Wake Forest Baptist Medical Center has
received $20 million to study the effects of muscadine grape extract (MGE) on
prostate and breast cancers. The gift by a donor who wishes to remain anonymous
is the largest ever received by the Medical Center.
The principal investigators of the multidisciplinary
study are Patricia Gallagher, Ph.D., and Ann Tallant, Ph.D., professors in the
Hypertension and Vascular Research Center and the Department of Cancer Biology
at Wake Forest Baptist. The research will involve 26 faculty members from
multiple disciplines, including hypertension and vascular research, hematology
and oncology, cancer biology, urology, radiology, public health sciences, radiation
biology and pathology.
John D. McConnell, M.D., chief executive officer of Wake
Forest Baptist, said the gift is an example of how philanthropy makes a
difference for an academic medical center, and not necessarily because of the
“We are extremely grateful for this generous
philanthropic support of our researchers, our Medical Center and our mission,
to improve health,” McConnell said. “This demonstrates the role that
philanthropy plays for us. This gift was made by an individual who believes in
our institution and has a passion for making a profound difference in the lives
and health of others.
“While the amount of this gift is historic for us and
provides a remarkable opportunity, the work we do as a leading academic medical
center would not be possible without support of all kinds from our community
and those who believe in what we do.”
The muscadine grape (Vitis rotundifolia Michx.), which is native to the southeastern
United States and was the first native grape species to be cultivated in North
America, is a rich source of polyphenols, a type of potent antioxidant. The
specific type of MGE being studied by Wake Forest Baptist scientists is a new
formulation not commercially available that was developed by Nature’s Pearl
Corp. of Advance, North Carolina.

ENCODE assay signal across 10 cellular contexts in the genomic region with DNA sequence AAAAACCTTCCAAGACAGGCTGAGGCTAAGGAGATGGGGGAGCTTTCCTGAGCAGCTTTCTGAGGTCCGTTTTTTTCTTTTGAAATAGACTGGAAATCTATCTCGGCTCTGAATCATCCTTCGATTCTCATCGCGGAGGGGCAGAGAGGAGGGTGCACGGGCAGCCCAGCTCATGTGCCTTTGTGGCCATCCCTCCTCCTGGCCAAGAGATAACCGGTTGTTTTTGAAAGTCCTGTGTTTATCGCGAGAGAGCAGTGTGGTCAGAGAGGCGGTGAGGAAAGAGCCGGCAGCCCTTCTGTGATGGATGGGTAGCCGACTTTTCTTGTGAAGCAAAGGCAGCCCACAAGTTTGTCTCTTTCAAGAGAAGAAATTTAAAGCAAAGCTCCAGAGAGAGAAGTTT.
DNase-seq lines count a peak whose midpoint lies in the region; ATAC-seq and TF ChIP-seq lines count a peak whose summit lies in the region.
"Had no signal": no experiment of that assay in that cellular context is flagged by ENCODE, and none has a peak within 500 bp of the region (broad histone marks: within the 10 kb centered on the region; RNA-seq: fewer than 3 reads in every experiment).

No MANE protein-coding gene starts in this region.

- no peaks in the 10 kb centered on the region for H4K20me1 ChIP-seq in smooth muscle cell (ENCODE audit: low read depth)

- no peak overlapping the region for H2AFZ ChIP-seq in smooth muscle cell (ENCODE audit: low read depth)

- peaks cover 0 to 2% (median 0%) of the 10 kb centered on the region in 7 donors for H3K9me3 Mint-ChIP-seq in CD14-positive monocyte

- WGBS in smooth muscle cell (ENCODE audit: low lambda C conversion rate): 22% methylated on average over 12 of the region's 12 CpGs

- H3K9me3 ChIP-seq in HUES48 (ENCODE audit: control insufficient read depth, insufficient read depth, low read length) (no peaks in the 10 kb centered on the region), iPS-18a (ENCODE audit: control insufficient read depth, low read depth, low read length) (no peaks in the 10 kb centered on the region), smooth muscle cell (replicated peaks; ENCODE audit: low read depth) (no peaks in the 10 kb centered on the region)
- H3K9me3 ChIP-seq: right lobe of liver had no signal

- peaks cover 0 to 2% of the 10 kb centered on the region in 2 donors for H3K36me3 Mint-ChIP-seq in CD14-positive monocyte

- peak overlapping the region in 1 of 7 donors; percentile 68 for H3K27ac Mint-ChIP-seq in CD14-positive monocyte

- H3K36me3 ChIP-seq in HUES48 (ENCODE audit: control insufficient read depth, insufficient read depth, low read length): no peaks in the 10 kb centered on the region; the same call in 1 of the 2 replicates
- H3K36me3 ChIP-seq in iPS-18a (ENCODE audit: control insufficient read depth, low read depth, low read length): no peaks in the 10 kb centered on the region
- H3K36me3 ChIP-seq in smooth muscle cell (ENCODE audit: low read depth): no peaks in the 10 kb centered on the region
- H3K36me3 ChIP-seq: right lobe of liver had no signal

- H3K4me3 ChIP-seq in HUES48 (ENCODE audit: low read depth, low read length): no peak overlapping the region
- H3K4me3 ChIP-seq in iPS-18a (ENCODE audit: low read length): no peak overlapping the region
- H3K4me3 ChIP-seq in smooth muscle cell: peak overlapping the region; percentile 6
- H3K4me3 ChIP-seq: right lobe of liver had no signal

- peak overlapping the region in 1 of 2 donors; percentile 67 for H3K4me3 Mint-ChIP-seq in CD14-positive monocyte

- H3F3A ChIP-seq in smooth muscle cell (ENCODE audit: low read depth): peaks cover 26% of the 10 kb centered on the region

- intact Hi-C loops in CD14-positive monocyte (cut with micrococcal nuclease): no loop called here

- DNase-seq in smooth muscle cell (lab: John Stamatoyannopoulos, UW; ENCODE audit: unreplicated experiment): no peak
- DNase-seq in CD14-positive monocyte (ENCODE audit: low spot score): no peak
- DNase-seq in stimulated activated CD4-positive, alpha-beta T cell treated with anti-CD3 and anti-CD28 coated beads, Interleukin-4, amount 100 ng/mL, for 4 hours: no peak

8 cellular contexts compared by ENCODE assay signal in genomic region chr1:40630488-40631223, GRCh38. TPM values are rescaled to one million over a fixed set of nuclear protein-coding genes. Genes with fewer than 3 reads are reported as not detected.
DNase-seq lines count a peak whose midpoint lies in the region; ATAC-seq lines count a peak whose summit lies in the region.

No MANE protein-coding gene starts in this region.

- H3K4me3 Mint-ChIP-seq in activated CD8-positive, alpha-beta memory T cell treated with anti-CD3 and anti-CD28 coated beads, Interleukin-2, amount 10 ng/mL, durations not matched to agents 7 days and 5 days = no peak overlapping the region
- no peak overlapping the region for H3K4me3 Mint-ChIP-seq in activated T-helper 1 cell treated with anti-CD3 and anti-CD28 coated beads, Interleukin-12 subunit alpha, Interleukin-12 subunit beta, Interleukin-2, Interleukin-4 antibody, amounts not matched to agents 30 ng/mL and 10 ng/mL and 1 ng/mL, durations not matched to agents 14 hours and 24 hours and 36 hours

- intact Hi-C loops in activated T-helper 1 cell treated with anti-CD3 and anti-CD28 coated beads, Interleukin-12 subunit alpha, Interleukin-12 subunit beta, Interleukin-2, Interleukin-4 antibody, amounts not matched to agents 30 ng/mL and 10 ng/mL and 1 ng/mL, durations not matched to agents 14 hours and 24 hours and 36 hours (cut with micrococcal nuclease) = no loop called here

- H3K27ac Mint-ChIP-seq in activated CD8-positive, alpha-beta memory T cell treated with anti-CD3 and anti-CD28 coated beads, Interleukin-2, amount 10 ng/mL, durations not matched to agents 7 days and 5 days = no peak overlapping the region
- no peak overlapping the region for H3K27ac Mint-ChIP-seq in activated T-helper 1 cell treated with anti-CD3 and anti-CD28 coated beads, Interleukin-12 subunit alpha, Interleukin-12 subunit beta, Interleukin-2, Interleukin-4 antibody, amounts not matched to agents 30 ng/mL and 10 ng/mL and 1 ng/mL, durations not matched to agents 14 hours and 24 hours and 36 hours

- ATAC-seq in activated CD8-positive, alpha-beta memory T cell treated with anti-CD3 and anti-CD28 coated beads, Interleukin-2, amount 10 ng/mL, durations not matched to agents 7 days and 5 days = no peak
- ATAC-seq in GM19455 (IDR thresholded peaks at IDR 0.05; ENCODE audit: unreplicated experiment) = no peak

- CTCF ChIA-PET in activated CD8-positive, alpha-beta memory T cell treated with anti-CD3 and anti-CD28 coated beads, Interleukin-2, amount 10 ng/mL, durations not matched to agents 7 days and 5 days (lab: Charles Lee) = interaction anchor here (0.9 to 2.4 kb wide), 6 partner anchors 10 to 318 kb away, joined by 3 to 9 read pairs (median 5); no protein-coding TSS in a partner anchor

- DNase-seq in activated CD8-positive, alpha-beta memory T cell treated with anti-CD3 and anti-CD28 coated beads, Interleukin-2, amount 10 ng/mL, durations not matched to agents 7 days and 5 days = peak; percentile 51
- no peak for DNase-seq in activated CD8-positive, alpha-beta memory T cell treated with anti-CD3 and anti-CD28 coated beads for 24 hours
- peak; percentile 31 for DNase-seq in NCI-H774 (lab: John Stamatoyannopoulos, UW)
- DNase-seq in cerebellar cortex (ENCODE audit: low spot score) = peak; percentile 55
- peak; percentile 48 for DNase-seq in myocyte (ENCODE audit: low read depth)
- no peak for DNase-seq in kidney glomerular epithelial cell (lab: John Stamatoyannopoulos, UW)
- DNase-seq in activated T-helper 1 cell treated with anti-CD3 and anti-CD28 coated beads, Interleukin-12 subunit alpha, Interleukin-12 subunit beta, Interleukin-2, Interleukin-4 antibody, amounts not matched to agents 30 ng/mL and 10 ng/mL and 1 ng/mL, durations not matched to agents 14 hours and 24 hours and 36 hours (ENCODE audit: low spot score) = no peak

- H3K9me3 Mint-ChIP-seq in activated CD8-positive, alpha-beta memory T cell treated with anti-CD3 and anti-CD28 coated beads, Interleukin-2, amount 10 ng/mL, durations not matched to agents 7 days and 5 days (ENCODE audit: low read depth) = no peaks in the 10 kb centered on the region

This five-year gift will fund three clinical trials: a
Phase I trial to determine toxicity of the extract in patients with solid
tumors, and two Phase II trials, one in men with prostate cancer and one in
women with triple negative breast cancer, to determine the effect of the extract
on reducing metastatic growth and on quality of life issues.
In addition, the gift will support a preclinical study
(animal model) on the treatment of breast cancer with MGE; preclinical studies to
determine the molecular mechanisms for the reductions in tumor growth; the
effect of co-administration of the extract with radiation and chemotherapeutics
commonly used to treat breast and prostate cancer; and the effect of the
extract on co-morbidities, which are often present in patients with prostate
and breast cancer.
“This generous gift is transformative in that it allows
us to develop an all-inclusive study to determine the potential benefits of
this kind of muscadine grape extract for the treatment of these two cancers,”
In previous studies, Gallagher and Tallant investigated
the effect of muscadine grape extract on the growth of human cancer cells in
the laboratory, including lung, breast, glioblastoma, melanoma, prostate,
leukemia and colon. The scientists found that the extract inhibited the growth
of the cancer cells tested by 40 to 50 percent.
More importantly, in a prevention study, female mice
engineered to develop breast cancer had reduced tumor formation after drinking
the extract (a dose equivalent to about 10 tablespoons for an average-sized man)
for seven months. In a lung cancer model of fetal exposure, the tumor burden
also was decreased by 50 percent in the female offspring but not in the males
after drinking the extract for a year. In both mouse models, the muscadine
grape extract reduced the number of blood vessels feeding the tumor.
“A gift of this magnitude can dramatically accelerate the
pace of this promising research,” said Edward Abraham, M.D., dean of the Wake
Forest School of Medicine. “We are more likely to see clinical trials in place
much sooner because of this investment, and any potential benefits that may be
identified would be passed along to patients sooner than would otherwise be